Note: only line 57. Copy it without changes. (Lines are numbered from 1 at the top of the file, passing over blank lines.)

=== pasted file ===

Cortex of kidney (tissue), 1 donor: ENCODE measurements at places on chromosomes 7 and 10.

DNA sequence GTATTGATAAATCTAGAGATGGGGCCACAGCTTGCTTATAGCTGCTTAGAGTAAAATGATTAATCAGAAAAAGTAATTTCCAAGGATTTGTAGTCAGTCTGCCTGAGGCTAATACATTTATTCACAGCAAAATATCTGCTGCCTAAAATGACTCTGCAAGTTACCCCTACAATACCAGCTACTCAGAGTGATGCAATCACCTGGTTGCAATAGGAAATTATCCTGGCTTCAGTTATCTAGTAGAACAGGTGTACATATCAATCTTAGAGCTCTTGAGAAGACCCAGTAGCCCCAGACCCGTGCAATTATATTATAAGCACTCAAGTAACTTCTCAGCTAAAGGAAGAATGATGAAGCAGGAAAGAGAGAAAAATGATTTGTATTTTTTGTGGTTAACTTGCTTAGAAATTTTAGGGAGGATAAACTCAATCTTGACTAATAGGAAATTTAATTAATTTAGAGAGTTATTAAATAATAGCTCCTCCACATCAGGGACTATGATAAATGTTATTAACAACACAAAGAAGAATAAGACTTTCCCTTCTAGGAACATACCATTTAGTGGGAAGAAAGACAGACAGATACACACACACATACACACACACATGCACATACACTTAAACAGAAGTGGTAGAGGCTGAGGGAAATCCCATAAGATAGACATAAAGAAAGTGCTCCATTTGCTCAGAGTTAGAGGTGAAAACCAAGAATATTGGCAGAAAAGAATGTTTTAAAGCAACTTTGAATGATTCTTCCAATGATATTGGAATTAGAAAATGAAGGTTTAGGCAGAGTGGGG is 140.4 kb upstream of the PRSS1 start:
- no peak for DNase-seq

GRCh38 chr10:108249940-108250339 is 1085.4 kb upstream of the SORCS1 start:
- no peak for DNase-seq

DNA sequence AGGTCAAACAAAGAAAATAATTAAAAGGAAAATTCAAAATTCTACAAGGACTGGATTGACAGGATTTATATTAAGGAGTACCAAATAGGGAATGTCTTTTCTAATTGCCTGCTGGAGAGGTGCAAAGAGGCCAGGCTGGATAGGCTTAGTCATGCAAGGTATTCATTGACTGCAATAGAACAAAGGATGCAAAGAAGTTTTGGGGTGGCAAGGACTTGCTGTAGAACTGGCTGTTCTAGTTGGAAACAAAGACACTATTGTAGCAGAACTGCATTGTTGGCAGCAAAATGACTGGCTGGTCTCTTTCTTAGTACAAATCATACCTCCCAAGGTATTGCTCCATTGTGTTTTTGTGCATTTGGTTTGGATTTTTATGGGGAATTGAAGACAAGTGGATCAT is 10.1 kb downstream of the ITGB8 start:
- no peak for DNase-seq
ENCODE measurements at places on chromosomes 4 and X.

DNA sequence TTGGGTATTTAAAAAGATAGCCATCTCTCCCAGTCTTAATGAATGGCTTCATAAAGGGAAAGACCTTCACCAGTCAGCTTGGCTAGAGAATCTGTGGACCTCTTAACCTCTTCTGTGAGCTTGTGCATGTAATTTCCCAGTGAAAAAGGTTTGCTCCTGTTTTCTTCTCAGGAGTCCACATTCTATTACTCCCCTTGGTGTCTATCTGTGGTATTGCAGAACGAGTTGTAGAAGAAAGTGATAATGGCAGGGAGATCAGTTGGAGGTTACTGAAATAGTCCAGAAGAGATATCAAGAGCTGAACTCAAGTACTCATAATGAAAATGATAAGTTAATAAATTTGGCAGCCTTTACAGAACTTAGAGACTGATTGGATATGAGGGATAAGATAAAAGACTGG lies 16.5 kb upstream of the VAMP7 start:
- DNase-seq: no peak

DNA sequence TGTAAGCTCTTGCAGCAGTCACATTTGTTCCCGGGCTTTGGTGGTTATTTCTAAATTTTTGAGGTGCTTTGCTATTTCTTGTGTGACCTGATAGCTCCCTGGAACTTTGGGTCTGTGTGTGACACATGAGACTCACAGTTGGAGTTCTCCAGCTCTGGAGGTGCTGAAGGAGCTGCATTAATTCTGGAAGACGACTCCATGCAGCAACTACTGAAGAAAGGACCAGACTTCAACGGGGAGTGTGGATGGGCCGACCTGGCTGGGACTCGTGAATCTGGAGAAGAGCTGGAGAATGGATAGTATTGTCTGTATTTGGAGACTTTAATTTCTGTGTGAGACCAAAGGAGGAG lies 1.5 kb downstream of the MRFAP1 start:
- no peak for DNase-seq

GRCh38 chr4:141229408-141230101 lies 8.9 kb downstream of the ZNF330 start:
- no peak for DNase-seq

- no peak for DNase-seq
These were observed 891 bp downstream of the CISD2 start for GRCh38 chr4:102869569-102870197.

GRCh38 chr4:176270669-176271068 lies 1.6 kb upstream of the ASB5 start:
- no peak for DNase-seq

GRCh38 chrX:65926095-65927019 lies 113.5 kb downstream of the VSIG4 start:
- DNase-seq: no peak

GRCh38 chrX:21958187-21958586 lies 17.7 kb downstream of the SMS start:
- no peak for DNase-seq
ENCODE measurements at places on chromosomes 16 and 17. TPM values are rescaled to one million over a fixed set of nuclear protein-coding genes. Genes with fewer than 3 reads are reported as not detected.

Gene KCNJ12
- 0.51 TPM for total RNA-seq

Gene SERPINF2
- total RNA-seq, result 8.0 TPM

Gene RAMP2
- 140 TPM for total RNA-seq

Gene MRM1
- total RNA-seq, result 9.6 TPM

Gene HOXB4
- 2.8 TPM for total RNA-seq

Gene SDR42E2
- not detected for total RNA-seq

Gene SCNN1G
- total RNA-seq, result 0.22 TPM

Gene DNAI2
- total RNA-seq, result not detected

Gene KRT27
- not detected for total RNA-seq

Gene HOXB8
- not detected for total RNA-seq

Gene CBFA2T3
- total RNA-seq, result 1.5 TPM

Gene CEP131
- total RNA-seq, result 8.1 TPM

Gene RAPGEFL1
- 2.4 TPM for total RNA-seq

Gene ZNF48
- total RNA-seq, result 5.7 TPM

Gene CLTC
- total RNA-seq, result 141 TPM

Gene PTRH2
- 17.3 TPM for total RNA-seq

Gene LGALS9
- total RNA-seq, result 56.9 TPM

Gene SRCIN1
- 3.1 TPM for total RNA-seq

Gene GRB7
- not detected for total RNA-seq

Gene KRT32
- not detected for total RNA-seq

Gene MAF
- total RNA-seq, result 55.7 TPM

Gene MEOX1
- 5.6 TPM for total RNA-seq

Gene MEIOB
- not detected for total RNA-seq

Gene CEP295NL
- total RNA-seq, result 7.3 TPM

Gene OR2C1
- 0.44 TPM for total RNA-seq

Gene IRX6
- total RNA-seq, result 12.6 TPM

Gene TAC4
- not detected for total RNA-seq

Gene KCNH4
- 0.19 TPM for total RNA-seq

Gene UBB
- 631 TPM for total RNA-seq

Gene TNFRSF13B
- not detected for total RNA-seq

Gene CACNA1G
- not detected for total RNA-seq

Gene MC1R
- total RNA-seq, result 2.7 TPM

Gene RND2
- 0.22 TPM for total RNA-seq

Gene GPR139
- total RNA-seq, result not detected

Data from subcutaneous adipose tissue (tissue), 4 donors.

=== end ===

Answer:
- total RNA-seq, result 56.9 TPM